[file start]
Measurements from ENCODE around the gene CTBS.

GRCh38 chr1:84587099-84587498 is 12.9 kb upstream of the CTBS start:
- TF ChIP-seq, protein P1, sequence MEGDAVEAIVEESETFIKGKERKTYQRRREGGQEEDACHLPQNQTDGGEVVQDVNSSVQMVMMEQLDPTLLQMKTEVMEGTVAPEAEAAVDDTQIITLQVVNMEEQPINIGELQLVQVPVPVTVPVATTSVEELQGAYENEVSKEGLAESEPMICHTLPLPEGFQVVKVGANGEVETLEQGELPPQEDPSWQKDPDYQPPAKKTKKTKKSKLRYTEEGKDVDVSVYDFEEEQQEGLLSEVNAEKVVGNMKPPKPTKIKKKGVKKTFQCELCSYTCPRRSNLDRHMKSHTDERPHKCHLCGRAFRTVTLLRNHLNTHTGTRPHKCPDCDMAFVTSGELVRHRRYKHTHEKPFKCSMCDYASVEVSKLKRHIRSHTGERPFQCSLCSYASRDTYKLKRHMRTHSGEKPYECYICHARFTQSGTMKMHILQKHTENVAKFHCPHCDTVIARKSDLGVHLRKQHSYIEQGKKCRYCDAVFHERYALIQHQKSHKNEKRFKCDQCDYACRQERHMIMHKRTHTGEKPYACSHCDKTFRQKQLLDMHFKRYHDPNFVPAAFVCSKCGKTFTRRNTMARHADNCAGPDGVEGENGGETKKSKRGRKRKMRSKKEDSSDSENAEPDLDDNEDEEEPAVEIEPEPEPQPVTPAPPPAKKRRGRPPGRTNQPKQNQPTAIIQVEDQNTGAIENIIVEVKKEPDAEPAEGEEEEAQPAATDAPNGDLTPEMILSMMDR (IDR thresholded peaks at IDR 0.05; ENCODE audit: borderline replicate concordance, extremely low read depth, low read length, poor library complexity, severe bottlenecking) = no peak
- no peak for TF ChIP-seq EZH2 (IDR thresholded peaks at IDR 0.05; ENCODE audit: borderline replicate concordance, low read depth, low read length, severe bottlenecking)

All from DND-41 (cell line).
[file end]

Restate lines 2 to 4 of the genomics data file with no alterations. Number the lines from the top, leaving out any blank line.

GRCh38 chr1:84587099-84587498 is 12.9 kb upstream of the CTBS start:
- TF ChIP-seq, protein P1, sequence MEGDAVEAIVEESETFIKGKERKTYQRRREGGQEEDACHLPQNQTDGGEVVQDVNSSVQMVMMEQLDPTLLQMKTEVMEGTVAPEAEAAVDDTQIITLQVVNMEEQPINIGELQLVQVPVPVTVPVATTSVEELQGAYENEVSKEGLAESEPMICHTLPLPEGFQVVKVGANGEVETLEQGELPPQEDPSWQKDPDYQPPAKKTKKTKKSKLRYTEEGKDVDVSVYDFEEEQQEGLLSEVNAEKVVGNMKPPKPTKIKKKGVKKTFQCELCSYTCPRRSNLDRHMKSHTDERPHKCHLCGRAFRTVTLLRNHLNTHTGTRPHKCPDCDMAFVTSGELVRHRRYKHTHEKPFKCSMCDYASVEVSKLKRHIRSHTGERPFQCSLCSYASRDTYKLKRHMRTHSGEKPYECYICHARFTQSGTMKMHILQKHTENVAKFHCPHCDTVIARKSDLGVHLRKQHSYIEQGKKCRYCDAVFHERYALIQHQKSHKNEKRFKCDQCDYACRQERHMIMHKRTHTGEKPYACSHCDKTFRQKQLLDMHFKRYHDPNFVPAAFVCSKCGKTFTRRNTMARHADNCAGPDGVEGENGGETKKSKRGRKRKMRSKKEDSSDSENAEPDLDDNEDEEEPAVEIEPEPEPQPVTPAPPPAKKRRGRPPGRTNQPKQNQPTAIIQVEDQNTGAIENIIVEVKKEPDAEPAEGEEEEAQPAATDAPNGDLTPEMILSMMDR (IDR thresholded peaks at IDR 0.05; ENCODE audit: borderline replicate concordance, extremely low read depth, low read length, poor library complexity, severe bottlenecking) = no peak
- no peak for TF ChIP-seq EZH2 (IDR thresholded peaks at IDR 0.05; ENCODE audit: borderline replicate concordance, low read depth, low read length, severe bottlenecking)